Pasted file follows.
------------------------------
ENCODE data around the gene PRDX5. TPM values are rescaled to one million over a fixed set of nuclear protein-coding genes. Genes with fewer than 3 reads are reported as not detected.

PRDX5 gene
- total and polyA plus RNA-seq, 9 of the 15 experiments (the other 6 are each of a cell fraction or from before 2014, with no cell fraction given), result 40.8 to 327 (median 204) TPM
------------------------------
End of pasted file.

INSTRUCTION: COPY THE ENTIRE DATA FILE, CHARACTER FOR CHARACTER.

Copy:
ENCODE data around the gene PRDX5. TPM values are rescaled to one million over a fixed set of nuclear protein-coding genes. Genes with fewer than 3 reads are reported as not detected.

PRDX5 gene
- total and polyA plus RNA-seq, 9 of the 15 experiments (the other 6 are each of a cell fraction or from before 2014, with no cell fraction given), result 40.8 to 327 (median 204) TPM